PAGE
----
Looming state deficit encourages Alaska House lawmakers to quash budget additions

House legislators make few additions to their spending plan as they work through a second day of amendments

By: - April 4, 2023 5:48 pm

House Majority Leader Dan Saddler, R-Eagle River, leans over to examine a proposed budget amendment with House Rules Chair Craig Johnson, R-Anchorage, on Tuesday, April 4, 2023, in the Alaska House of Representatives at Juneau. (Photo by James Brooks/Alaska Beacon)

The prospect of a state deficit exceeding half a billion dollars dominated the second day of ongoing budget debates in the Alaska House of Representatives.

After approving $175 million in temporary funding assistance for public schools on Monday, they passed only five amendments on Tuesday before 5:30 p.m., adding less than $8 million to a $6.6 billion proposal that would cover state services for the 12 months that begin July 1.

Throughout the day, lawmakers rose again and again to speak against proposals that might garner widespread support under different circumstances — money for food banks, tax credits for oil and gas drillers, aid to domestic violence victims and education programs. They were each defeated, sometimes by a single vote.

Rep. Will Stapp, R-Fairbanks, considers a vote on a budget amendment Tuesday, April 4, 2023, at the Alaska State Capitol in Juneau. (Photo by James Brooks/Alaska Beacon)

“It’s a sobering decision, and it’s a hard one,” said Rep. Sarah Vance, R-Homer, as she announced her opposition to an amendment proposing $1.5 million for state food banks. That proposal, intended as an amendment to an amendment, failed by one vote.

Rep. Andrew Gray, D-Anchorage, objected to a small budget adjustment that would assign a Department of Law investigator to part-time work on election fraud claims.

“This is an unnecessary expense. If we want to be fiscally responsible, this is a waste of taxpayer money,” he said. That amendment, proposed by Rep. Jamie Allard, R-Eagle River, failed to pass the House.

To discourage themselves from voting in favor of budget additions, some lawmakers placed sticky notes over the “yes” voting button on their desks.

As of Tuesday evening, according to the latest available estimate from the Legislative Finance Division, the state budget deficit for the upcoming year stood at $581 million, if the governor’s proposed capital budget is included alongside the operating budget being considered by the House. 

Rep. Josiah Patkotak, I-Utqiagvik, leans back to listen to a speech by Rep. Zack Fields, D-Anchorage, on Tuesday, April 4, 2023, in the Alaska House of Representatives. (Photo by James Brooks/Alaska Beacon)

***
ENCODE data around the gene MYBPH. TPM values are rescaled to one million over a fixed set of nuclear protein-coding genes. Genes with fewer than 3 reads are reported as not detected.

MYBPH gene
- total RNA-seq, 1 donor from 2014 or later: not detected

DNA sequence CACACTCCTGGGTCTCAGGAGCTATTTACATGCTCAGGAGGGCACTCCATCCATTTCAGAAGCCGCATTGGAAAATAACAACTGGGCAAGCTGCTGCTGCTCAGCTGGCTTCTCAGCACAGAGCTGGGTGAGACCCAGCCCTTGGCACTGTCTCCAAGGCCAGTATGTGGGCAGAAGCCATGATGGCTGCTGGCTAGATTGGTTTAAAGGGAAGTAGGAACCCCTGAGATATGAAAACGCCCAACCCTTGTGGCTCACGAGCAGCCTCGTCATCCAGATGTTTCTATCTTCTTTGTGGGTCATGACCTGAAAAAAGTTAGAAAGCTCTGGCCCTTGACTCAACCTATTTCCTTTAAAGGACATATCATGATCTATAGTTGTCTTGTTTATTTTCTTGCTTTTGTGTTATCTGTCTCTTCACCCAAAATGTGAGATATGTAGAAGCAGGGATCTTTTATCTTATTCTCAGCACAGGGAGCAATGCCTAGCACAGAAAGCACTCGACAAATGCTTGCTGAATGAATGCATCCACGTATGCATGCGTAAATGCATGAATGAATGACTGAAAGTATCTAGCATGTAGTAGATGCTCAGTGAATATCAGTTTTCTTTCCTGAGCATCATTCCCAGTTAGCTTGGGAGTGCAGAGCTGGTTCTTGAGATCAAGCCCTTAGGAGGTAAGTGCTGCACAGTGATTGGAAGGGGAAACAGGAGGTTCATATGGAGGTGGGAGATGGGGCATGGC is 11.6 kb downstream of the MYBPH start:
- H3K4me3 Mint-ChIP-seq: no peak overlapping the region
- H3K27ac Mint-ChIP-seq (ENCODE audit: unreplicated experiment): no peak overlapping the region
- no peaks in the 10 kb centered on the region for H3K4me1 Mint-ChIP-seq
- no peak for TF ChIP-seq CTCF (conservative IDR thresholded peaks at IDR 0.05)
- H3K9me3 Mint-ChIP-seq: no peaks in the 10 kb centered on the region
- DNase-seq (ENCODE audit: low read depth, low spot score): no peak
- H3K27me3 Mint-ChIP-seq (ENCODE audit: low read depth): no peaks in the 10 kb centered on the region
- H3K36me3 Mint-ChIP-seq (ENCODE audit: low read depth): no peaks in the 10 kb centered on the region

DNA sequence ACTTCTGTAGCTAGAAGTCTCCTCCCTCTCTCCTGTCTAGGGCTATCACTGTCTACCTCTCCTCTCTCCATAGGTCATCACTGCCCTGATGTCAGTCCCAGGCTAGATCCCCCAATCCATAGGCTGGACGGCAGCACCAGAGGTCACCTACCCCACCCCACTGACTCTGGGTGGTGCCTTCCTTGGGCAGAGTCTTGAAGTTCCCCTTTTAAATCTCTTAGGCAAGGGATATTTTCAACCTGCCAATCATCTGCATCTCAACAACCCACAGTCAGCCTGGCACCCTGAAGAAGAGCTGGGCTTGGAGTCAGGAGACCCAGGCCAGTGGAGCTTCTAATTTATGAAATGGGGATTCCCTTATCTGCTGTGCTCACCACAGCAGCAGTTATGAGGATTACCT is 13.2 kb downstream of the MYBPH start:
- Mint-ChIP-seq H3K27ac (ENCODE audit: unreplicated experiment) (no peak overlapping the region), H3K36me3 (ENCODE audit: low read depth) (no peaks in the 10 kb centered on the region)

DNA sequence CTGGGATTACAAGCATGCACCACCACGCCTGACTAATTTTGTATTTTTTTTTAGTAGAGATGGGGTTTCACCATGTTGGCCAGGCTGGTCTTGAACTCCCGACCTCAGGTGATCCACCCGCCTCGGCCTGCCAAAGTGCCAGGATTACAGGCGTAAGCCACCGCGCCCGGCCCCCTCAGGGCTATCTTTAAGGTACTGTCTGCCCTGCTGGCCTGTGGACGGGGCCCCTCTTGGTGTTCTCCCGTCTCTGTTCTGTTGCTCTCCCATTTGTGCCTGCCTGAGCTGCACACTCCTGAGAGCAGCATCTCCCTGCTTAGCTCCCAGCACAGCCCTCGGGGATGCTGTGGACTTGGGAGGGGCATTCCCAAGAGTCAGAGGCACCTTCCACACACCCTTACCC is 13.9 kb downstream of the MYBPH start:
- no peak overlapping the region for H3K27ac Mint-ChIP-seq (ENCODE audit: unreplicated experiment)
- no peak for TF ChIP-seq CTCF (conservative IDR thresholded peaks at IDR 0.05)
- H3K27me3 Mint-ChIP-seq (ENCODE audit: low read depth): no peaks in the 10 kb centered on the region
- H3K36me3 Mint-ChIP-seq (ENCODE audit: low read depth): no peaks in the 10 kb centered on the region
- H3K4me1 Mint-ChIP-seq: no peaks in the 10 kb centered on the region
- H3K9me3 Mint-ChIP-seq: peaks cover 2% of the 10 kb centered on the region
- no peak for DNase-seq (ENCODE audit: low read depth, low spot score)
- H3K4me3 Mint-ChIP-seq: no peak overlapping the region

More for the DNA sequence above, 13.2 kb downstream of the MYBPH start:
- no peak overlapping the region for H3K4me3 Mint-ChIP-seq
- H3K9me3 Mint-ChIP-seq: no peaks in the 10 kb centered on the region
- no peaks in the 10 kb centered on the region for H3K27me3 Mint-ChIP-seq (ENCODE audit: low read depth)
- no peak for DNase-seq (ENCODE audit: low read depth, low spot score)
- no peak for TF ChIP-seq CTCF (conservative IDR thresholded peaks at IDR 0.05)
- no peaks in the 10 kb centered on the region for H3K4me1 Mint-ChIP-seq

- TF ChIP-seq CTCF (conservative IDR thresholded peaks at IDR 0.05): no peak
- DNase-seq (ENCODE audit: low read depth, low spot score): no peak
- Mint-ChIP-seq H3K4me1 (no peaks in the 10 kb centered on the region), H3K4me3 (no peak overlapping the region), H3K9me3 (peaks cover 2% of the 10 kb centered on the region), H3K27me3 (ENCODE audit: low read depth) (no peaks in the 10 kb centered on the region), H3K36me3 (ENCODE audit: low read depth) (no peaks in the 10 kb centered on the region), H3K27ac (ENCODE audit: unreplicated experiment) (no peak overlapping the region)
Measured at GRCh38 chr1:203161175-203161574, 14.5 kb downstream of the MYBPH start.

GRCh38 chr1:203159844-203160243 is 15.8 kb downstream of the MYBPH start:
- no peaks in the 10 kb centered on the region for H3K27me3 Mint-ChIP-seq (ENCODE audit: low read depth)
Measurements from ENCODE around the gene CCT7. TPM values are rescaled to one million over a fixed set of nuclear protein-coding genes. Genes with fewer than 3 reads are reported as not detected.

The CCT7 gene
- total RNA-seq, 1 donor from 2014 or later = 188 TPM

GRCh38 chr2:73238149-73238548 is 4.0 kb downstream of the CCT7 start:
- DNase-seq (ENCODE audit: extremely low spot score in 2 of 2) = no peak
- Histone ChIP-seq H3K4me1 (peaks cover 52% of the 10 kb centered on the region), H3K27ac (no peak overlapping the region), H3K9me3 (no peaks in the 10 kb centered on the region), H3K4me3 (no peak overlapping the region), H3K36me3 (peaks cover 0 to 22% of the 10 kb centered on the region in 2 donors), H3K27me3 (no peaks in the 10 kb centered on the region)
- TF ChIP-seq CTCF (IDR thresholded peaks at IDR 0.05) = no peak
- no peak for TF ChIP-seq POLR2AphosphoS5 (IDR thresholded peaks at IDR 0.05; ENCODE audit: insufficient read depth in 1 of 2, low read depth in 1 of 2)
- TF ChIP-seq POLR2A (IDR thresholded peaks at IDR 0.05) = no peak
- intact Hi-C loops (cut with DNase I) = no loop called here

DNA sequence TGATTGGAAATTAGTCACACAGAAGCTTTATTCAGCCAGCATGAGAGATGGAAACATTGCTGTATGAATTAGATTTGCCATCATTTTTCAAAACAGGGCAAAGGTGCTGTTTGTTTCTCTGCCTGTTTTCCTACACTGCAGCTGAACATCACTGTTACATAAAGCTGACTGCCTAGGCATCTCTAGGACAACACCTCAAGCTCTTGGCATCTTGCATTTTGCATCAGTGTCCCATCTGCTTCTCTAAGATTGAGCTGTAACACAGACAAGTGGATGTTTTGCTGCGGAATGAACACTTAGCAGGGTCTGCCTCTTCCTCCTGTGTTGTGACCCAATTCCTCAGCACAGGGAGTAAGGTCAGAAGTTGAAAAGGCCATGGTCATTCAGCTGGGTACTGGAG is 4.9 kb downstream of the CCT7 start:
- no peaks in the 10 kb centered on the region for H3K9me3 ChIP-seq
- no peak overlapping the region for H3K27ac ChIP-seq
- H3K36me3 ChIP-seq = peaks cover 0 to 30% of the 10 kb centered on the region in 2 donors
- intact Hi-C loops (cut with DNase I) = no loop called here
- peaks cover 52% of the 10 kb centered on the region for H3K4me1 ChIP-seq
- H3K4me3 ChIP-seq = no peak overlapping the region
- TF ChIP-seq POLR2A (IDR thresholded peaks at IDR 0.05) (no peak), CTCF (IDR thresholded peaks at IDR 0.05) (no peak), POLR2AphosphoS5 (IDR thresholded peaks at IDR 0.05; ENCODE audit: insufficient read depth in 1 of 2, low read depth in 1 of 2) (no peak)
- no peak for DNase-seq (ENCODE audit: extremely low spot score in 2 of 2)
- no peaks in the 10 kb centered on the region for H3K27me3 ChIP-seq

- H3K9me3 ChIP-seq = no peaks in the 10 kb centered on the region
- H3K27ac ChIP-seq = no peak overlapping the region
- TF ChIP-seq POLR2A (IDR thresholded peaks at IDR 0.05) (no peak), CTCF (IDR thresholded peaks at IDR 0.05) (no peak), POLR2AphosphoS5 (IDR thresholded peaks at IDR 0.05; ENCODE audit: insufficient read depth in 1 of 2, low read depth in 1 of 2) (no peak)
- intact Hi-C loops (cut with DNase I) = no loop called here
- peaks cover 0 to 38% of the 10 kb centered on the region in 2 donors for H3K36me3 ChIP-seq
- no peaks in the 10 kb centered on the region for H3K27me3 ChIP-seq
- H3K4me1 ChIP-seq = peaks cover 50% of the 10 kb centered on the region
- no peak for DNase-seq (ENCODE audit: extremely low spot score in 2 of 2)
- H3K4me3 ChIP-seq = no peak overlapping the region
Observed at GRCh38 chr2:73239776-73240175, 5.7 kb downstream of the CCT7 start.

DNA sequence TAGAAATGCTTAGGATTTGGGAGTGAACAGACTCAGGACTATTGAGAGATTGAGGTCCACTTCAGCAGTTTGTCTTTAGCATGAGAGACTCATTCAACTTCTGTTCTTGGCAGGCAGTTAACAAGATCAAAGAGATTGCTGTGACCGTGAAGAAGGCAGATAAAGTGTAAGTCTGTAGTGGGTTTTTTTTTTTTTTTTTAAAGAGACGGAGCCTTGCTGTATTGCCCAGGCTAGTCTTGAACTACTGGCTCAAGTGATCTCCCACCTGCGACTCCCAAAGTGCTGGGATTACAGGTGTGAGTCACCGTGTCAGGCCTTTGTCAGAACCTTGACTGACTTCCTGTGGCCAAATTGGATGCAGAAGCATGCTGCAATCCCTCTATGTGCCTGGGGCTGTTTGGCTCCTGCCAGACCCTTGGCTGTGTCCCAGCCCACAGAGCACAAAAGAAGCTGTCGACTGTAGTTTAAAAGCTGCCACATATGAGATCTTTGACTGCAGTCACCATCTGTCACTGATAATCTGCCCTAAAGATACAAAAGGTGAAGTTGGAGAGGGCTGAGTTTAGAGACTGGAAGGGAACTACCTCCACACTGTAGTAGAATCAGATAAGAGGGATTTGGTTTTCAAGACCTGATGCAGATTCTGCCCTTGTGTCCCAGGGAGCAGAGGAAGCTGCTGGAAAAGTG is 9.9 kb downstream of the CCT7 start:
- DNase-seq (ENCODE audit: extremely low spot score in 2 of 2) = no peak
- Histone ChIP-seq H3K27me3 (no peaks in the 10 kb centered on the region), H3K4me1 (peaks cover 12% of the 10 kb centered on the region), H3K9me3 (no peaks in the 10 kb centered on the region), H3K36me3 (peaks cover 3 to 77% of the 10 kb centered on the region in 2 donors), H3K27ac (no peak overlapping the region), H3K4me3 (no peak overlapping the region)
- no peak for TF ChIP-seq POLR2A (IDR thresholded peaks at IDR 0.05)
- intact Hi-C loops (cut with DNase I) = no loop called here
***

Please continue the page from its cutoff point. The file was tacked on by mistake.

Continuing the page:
The capital budget pays for renovation and construction projects statewide, and the Senate — which is in charge of the initial legislative draft — could write a proposal larger than Dunleavy’s.

In the House, lawmakers appeared to press the brakes on spending. 

Among the few new additions to the budget were $250,000 in assistance to Matanuska-Susitna Borough food banks, a $2 million deposit into the state’s clean air protection fund, and the reversal of a $5 million cut to the state’s grant program to local governments.

The addition of Mat-Su food aid came after Rep. Kevin McCabe, R-Big Lake, made the case that prior emergency aid failed to adequately meet the needs of his region.

If budget additions were in short supply on Tuesday, so were budget cuts. The lone budget-cutting amendment adopted on Tuesday, from Rep. Ben Carpenter, R-Nikiski, was for $1,000.

The House continued to debate amendments late Tuesday and was scheduled to continue work Wednesday. Ninety-four amendments were submitted by lawmakers before a noon deadline on Tuesday; as of 6:30 p.m., they had reached Amendment No. 58 and were on pace for a final budgetary vote on Thursday.

Any proposal passed by the House is subject to review and possible adjustment by the Senate and the governor, who may veto or reduce individual line items.

Correction: This article has been updated to reflect the correct amount that was proposed for food banks, $1.5 million.


Our stories may be republished online or in print under Creative Commons license CC BY-NC-ND 4.0. We ask that you edit only for style or to shorten, provide proper attribution and link to our web site. Please see our republishing guidelines for use of photos and graphics.

James Brooks
James Brooks

James Brooks is a longtime Alaska reporter, having previously worked at the Anchorage Daily News, Juneau Empire, Kodiak Mirror and Fairbanks Daily News-Miner. A graduate of Virginia Tech, he is married to Caitlyn Ellis, owns a house in Juneau and has a small sled dog named Barley. He can be contacted at [email protected].